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French debt is under-performing its major European rivals this morning as markets return from the Easter break to hone in the country’s first round presidential vote on Sunday.
Investor demand for France’s 10-year bonds has dipped in the first session of European trading after the long weekend, with yields up 2 basis points (0.02 percentage points) while equivalent maturity German yields are down 1bp (yields rise when a bond’s price falls).
French benchmark and two-year debt has become a gauge of market sentiment over the country’s most unpredictable election race in years.
With far-right candidate Marine Le Pen having held a slim lead in the first round vote, bondholders are now demanding a steadily rising premium to keep hold of French bonds following a recent surge in poll support for far-left veteran Jean-Luc Mélenchon.
Analysts are expecting more market volatility this week as the previous two-horse race between centrist Mr Macron and Ms Le Pen has been blown open with four candidates fighting for a place in the second round.
The FT’s poll of polls has Mr Mélenchon on 19 per cent, just behind Ms Le Pen and Mr Macron who are both tied at 23 per cent. Should no contender win a majority this weekend, the top two candidates will contest the second round run-off in early May.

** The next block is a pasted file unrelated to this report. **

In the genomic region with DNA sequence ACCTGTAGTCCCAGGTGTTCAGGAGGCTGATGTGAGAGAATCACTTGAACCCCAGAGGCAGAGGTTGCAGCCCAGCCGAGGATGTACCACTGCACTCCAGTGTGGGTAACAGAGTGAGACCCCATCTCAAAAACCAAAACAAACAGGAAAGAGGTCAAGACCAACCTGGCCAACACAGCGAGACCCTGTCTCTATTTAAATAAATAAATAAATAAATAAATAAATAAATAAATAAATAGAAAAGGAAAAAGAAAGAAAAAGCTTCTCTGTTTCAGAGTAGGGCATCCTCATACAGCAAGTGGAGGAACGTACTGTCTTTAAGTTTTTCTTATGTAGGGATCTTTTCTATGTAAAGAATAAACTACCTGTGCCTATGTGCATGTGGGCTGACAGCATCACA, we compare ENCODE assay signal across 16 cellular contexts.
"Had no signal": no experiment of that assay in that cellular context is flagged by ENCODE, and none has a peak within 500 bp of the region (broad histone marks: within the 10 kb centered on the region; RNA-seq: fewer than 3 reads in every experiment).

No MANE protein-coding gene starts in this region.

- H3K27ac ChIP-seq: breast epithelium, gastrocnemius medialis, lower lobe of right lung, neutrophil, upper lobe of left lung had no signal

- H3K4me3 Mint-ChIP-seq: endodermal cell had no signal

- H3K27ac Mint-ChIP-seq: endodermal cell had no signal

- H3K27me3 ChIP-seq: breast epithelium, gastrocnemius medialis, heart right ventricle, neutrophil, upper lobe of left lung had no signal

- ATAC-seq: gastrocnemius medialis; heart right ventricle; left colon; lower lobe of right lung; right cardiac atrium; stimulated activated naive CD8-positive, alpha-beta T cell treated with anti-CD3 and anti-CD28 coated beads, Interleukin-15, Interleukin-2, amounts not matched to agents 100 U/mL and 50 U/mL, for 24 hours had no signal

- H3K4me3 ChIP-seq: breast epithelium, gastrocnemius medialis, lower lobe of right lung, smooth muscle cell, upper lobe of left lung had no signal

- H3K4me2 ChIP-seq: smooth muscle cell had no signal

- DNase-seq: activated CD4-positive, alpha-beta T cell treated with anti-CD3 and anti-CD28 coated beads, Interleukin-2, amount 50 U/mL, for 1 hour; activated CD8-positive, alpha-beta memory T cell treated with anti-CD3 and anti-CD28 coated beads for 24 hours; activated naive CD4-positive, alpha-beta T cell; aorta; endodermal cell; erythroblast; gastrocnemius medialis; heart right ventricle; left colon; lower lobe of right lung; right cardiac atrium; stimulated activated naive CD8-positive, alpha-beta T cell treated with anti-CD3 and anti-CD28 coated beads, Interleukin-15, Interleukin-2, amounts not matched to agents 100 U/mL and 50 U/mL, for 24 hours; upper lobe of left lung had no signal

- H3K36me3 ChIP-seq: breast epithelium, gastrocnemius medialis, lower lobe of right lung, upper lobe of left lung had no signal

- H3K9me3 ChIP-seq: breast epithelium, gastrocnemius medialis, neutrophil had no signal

France’s 10-year bond spread with Germany has now widened to close to the four-year highs hit earlier this year at 74 basis points (0.74 percentage points) rising from as low as 57bps three weeks ago, before Mr Mélenchon’s jump in the polls.
Like his extreme right counterpart in the National Front, the firebrand ex-Socialist has called for a fundamental change in France’s relationship with the EU but has not gone as far as to support an outright eurozone exit.
Reflecting concerns over short-run political stability, France’s two-year bond premium has swelled to its widest since the height of the eurozone crisis, while volatility in the euro has leapt to its highest since just before the Brexit vote.
“There’s a clear sense of pre-election nervousness as we enter the final days of first-round voting” said Kit Juckes at Societe Generale.
Still, second round voting intentions have Mr Macron, a former economy minister under the current Socialist government, emerging comfortable winner in the race for the Élysée Palace.
The polling should help put a lid on French yields said Richard McGuire at Rabobank who thinks there are “a chunk of investors who will look to get long prior to the first round election result rather than waiting for confirmation that polls have been painting an accurate picture”.
The euro is trading broadly flat against the dollar at $1.0649.
First chart via Bloomberg